Skip to main navigationSkip to main content
The University of Southampton
EconomicsPart of Economic, Social and Political Science

0921 The Maintenance of British Slaving Forts in Africa (H. Paul)

Discussion Paper 0921, "The maintenance of British Slaving Forts in Africa: The activities of Joint-Stock Companies and the Royal Navy", by Helen Paul

The Royal African Company used fortified locations along the African coast as part of its slave trading activities. These forts have occupied a peripheral role in the business history of the company and the economic history of its trading routes. Traditionally, the forts have been seen as a burden upon the company, if a necessary one. Beyond that, it has been noted that they were not usually impregnable fortresses, but often rather small affairs. This paper aims to use the history of the forts to illustrate wider issues about the fiscal-military state. At first glance, the forts were tangible expressions of the power of European states. However, they were built upon land rented from African kingdoms. The forts did not lead directly to European colonisation. Paradoxically, it was the ability of European states to compete with each other, which undermined European ambitions. Certain African kingdoms were able to capitalise upon this competition at times. Each European state concerned felt obliged to maintain forts. In the case of the English (later British), there were various solutions proposed.³ The period considered here is the end of the seventeenth century and the beginning of the eighteenth. During these decades, the government experimented with different ways of maintaining the trade and the forts. It also clearly treated the forts as an extension of English interests in the region and not as purely private buildings. It used the Royal Navy to protect the forts but also to survey their condition. These activities provide evidence of the contemporary attitude of mixing trade and warfare. The forts themselves were usually insufficient to withstand a long siege. They were part of a mixed strategy of defence, diplomacy, trade and warmongering which was necessary to maintain Europeans’ access to slaves.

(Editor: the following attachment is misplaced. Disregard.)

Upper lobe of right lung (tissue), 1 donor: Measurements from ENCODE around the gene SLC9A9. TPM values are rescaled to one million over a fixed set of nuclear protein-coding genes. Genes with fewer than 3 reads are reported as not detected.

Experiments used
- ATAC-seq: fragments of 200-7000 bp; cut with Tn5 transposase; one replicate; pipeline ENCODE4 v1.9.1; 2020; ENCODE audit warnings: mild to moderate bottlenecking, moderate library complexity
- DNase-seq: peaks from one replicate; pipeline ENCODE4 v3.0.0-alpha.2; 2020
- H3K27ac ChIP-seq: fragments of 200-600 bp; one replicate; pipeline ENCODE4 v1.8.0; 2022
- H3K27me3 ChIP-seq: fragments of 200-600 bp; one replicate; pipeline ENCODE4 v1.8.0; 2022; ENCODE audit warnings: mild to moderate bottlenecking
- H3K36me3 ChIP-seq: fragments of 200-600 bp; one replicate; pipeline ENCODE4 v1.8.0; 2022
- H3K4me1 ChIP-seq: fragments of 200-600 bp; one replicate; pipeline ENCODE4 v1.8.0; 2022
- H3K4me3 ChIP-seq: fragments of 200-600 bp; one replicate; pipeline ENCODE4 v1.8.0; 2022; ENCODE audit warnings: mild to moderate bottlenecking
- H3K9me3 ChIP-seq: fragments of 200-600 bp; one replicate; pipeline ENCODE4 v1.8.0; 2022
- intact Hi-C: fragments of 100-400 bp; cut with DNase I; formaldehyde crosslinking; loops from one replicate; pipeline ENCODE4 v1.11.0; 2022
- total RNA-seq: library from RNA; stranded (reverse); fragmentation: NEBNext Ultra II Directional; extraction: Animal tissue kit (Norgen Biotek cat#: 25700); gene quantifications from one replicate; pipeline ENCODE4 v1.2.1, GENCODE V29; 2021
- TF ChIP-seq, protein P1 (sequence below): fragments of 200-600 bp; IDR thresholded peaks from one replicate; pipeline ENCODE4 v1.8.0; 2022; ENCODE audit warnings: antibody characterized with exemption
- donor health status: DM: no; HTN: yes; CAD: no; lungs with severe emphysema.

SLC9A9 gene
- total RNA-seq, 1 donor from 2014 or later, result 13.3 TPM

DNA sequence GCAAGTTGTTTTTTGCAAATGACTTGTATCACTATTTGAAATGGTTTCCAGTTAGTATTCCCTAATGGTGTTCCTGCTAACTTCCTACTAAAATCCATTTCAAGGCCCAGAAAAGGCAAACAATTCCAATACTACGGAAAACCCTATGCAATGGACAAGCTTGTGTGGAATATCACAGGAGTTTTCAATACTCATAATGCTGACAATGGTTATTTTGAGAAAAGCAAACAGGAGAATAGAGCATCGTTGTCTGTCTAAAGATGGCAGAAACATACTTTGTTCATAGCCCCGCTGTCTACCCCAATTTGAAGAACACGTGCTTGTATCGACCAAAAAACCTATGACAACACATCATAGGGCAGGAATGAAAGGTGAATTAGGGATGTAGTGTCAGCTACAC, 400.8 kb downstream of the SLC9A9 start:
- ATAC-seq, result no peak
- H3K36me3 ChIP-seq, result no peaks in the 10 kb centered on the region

Keynames: Slave trade, Hotelling model, Fiscal-military state, Africa, Royal African Company

JEL Classification: N43, N47, N97

Useful Downloads

Need the software?PDF Reader
Privacy Settings